All too often we find people working at jobs that they dislike. Often people are forced into a “practical” career by parents or societal beliefs. Other persons lack the self-worth and confidence to challenge themselves to find and live their dreams. Working in meaningless, unfulfilling jobs can create mental and physical disorders.

The most extreme example of illness caused by lack of purpose is cancer. Ayurveda considers cancer an emotionally caused disease. By not having a purpose in life (i.e., suppressing life) people create life within their body—cancer. When seriously ill people discuss what they would love to do (instead of what they are told to do) life returns to their eyes. As they begin to follow up on these ideas, some remarkable recoveries are seen. Purposeful career is then an aspect of this new definition of health.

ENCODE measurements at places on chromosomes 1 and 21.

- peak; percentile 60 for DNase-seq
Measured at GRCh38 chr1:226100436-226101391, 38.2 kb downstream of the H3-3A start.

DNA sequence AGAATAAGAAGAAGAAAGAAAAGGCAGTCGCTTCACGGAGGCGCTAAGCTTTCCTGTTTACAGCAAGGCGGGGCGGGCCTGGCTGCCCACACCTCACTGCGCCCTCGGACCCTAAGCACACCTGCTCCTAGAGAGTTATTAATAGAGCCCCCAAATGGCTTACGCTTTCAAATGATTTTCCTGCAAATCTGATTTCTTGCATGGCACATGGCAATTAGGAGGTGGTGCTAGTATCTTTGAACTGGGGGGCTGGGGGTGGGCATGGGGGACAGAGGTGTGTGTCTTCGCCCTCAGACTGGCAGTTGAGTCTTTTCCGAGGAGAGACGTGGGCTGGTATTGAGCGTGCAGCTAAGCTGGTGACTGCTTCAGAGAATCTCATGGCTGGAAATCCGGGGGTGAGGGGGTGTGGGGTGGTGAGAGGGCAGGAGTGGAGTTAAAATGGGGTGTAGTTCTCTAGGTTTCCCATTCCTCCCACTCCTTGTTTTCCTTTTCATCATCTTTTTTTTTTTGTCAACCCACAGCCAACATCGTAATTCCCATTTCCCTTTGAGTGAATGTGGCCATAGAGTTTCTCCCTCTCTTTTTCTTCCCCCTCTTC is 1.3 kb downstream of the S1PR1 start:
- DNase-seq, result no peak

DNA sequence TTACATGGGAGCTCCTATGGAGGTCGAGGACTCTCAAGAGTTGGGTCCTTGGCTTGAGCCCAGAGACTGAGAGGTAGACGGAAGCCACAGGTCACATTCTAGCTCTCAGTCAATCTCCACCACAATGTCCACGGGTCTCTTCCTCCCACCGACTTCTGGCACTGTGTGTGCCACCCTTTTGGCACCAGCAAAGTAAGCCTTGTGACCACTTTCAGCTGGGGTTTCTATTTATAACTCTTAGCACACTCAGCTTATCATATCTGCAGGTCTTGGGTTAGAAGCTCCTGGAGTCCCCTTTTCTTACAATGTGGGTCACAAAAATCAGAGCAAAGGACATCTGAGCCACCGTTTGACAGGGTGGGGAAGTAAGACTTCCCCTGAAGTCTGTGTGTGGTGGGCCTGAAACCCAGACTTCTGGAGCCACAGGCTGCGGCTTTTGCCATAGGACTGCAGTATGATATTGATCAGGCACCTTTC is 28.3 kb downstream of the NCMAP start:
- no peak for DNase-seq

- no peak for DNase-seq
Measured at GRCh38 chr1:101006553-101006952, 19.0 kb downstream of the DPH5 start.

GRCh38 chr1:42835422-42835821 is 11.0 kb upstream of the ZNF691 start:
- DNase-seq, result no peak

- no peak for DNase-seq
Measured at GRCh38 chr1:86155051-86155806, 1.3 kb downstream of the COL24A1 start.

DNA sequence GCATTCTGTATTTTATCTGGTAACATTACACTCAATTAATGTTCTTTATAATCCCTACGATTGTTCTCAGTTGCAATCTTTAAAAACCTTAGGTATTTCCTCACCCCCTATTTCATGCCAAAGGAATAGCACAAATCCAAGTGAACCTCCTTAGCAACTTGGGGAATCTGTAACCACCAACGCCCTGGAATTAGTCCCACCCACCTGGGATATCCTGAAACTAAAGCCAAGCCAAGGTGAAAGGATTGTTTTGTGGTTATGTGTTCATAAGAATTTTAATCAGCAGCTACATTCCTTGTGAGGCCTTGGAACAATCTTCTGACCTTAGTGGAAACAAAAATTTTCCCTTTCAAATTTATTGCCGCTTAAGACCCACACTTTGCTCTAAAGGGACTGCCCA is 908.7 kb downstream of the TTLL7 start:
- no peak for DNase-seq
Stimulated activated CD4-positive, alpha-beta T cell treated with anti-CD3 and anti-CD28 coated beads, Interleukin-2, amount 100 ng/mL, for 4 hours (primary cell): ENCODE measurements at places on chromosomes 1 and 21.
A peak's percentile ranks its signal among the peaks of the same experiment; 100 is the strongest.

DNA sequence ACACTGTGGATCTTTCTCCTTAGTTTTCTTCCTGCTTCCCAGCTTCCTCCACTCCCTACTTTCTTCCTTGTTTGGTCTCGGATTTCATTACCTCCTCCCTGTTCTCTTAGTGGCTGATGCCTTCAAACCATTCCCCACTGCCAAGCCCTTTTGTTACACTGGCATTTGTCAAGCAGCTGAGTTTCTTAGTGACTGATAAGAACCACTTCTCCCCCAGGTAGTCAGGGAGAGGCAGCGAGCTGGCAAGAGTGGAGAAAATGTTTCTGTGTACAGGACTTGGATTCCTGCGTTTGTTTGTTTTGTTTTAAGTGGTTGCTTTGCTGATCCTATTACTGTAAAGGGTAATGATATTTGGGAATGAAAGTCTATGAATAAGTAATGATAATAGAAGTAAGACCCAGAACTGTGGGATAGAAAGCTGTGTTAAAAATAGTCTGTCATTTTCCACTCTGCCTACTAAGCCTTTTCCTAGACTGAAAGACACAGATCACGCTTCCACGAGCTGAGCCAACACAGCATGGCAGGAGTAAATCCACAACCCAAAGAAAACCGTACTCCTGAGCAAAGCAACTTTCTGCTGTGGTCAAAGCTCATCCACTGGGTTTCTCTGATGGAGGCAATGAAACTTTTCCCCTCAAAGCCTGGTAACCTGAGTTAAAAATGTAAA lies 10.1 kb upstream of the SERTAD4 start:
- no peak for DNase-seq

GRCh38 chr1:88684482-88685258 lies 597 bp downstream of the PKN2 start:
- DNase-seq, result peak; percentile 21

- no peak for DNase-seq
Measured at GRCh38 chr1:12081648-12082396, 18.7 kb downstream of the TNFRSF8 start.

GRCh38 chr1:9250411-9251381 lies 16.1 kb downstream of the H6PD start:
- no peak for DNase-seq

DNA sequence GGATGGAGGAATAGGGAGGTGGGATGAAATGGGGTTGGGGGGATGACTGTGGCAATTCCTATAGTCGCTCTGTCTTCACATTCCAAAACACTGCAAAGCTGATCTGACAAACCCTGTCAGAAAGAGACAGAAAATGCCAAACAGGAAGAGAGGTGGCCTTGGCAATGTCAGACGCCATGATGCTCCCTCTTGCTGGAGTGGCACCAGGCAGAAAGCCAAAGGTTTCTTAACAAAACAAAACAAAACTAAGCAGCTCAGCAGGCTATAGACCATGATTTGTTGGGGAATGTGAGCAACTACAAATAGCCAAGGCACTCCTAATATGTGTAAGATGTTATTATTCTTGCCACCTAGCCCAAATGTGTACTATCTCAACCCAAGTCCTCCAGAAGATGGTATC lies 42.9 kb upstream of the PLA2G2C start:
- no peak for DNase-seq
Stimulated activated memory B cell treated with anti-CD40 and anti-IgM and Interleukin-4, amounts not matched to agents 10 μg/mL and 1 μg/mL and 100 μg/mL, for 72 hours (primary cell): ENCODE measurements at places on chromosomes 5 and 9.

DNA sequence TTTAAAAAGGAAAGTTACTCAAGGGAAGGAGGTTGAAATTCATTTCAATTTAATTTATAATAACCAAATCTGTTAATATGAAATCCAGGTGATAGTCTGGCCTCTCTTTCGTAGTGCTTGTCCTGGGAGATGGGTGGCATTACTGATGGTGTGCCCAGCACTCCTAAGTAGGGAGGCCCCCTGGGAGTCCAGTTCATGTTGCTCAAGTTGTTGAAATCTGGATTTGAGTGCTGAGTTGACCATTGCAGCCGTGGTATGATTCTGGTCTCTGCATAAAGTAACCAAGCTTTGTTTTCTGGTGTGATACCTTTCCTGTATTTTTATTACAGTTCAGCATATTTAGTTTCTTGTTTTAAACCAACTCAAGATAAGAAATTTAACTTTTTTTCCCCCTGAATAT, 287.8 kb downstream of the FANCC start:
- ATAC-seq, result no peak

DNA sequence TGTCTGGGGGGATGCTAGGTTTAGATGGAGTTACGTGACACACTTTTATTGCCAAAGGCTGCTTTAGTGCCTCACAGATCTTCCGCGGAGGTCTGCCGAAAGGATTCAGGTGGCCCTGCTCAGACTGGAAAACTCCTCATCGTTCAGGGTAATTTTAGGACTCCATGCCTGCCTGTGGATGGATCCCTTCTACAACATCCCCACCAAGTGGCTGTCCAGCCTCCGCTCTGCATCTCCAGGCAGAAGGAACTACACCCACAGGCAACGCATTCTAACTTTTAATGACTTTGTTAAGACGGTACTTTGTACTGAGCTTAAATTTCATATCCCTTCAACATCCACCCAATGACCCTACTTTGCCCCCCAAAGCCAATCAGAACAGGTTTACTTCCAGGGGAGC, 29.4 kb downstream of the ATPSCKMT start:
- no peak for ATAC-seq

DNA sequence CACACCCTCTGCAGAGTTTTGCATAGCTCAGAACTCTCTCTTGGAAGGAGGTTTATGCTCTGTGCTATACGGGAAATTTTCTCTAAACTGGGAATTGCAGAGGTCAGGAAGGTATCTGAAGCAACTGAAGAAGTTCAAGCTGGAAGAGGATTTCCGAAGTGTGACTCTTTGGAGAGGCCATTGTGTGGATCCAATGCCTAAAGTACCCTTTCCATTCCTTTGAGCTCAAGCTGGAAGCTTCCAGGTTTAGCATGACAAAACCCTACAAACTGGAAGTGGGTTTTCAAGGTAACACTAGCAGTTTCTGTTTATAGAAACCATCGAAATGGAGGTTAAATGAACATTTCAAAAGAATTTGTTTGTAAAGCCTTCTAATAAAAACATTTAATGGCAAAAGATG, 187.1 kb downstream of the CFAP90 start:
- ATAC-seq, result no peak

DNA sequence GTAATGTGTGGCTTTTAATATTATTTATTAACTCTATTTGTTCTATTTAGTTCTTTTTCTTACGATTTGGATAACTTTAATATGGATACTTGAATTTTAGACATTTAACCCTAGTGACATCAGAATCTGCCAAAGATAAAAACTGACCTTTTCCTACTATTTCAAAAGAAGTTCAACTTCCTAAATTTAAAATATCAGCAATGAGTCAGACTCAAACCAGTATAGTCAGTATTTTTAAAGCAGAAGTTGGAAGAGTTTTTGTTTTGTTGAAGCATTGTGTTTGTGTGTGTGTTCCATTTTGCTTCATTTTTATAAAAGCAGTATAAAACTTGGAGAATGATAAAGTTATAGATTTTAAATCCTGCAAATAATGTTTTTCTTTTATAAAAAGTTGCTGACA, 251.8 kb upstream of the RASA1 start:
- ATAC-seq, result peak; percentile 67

The third realm of health is spiritual relationships. When persons are healthy and purposefully working, they can now begin to truly enjoy their social life. These days we have become acutely aware of the emotional and physical abuses that exist in many people’s relationships. Co-dependency and enabling are often used terms to describe relationship diseases. From the spiritual standpoint if one is dependent on anything other than God, co-dependency exists. People look for something lasting or permanent; only God is eternal and everlasting. Spiritual development directs one to focus inwardly to discover their eternal nature instead of the ever-changing outer realm of life. For relationships to be healthy all people must continue to develop their individual inner spiritual lives. Then they are able to share their growing spiritual fullness with their spouse and others.